The Amish community traditionally maintains simple funerals and remembrances of the dead. While all Amish sects generally have plain, modest funerals, the traditions surrounding funerals vary depending on the Amish community and how modern or conservative they may be. The origins of the Amish settlement, as well as when the community settled, influences its beliefs surrounding the dead.
Preparation of the Body
In his article, “An Amish Mortuary Ritual,” Joshua Brown, an assistant professor of German at the University of Wisconsin-Eau Claire, describes how most Pennsylvania Dutch Amish communities prefer to have their loved ones viewed by the community within their own homes. A room is chosen, cleaned and cleared to make room for members of the community who will be paying their respects. Death is perhaps the one time in Amish society when their bodies are not clothed in dark clothing. Those who have passed on typically wear white clothing, whether it is white pants, a vest and shirt for men, or a white dress, cape and apron for women. Unlike funerals of mainstream society, makeup is not applied.
Help from the Outside Community
Usually, the Amish community relies primarily on itself for all aspects of the funeral process. Members may build a simple coffin, help prepare a meal after the service, help hand-dig a grave or sit with the body as needed before the funeral. With the exception of strict Amish settlements, such as the Old Order Amish, most communities will reach out to a local funeral director who is familiar with Amish funerals to embalm the body. Additionally, the Amish are primarily buried in cemeteries exclusive to their community, although sometimes they will share this land with fellow Mennonites, who share many of the same historical roots and religious beliefs as the Amish, but tend to be more tolerant of technology and modern conveniences.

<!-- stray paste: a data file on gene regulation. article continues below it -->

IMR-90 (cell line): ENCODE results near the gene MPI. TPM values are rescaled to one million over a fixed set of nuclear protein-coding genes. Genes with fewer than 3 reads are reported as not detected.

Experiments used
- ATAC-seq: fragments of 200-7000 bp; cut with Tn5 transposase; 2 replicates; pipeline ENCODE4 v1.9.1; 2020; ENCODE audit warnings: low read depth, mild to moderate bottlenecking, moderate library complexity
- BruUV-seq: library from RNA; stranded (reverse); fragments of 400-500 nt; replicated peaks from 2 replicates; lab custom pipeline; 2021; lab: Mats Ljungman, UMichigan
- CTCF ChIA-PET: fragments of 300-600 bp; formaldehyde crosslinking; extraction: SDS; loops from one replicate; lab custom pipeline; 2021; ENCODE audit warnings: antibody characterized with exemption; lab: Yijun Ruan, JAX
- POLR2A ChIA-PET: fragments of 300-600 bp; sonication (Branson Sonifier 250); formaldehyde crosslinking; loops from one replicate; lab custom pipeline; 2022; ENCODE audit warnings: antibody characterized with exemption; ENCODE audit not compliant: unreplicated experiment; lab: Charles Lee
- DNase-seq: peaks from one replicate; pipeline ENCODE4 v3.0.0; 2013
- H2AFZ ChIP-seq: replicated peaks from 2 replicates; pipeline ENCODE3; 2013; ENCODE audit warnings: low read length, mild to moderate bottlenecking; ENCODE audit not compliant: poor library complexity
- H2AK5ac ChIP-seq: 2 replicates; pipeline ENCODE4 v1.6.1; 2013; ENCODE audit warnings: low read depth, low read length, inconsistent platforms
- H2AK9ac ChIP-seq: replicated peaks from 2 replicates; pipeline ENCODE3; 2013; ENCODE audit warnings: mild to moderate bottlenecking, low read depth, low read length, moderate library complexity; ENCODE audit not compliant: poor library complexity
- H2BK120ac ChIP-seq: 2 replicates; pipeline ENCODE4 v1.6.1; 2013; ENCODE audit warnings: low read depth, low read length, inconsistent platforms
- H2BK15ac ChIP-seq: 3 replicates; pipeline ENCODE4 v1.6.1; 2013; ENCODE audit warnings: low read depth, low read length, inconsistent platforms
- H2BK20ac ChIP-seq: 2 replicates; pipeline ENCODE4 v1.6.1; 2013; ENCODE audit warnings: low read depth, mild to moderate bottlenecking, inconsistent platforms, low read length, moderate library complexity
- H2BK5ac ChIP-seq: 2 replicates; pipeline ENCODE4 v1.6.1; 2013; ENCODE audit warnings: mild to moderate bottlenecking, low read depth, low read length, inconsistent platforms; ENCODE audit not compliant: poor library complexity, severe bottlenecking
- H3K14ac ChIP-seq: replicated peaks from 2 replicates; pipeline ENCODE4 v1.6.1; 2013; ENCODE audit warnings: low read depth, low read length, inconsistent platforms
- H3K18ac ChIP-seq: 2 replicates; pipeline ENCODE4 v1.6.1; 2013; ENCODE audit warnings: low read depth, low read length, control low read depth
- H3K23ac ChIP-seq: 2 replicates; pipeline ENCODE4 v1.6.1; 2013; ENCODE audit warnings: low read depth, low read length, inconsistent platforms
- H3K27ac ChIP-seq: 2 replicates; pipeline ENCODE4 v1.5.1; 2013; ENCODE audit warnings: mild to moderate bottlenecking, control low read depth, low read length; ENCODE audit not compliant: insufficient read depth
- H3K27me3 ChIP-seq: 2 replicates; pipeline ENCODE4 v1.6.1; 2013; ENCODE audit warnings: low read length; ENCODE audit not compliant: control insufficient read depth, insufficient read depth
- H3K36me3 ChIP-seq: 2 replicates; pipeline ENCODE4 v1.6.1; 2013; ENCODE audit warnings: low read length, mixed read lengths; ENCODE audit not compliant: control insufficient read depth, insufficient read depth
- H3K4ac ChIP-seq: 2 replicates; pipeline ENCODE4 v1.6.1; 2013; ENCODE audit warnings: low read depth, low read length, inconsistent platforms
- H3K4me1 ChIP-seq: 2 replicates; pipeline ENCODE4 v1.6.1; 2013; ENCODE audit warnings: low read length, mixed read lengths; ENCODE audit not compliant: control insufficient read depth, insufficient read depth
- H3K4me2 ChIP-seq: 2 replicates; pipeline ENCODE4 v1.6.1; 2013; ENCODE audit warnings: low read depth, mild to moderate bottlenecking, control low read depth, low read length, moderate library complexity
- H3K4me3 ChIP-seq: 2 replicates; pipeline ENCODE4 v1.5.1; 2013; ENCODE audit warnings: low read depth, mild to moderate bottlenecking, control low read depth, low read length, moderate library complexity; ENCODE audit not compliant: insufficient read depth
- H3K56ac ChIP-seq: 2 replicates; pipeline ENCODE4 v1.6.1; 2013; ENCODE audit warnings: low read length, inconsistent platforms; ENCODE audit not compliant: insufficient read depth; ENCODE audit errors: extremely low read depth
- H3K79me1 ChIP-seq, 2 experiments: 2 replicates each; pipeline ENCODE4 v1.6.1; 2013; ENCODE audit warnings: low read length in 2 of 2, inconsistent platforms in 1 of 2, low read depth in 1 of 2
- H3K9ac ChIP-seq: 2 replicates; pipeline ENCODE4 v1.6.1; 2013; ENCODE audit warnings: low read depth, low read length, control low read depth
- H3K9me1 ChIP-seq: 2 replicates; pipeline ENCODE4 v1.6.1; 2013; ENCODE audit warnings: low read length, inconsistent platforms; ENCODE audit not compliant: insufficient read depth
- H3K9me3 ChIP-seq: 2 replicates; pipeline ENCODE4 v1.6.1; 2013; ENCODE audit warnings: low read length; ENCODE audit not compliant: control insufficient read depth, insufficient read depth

The Funeral Service
The focus of a funeral service is not on the death, but rather the life, of the person who has has passed away, the afterlife and praise for God. Most ceremonies are delivered in Pennsylvania Dutch, a Dutch dialect used by the Amish, and last approximately two hours. The deceased are buried three days after they pass away; this is the amount of time needed to hand-dig the grave. Mennonite communities in Big Valley Pennsylvania have one minister perform the service, and singing is now allowed. The Nebraska Amish, who are the most conservative Amish group located in Mifflin County, Pennsylvania, traditionally have a clergyman read a hymn as the body is lowered into the ground while attendees silently say the Lord’s Prayer. While gravestones are typically plain, the Swiss Amish tradition is to have gravestones made out of wood, which wears away and implies the transient nature of life.
The Noon Meal
Traditionally, funerals in the United States are followed by a meal for family and friends to gather to celebrate the life of those who have passed on. In the Amish community, the “noon meal” is intended help members of the community breathe new life into the home of the deceased. While not a lavish feast, the meal may include mashed potatoes, gravy, cold beef, cole slaw, pepper cabbage, prunes, applesauce, cheese, bread, buns and “funeral pie,” which includes raisins. The highly conservative Nebraska Amish community still participates in a practice known as rumdraage, which involves those in mourning passing around bread and wine before the body is laid to rest in the ground.
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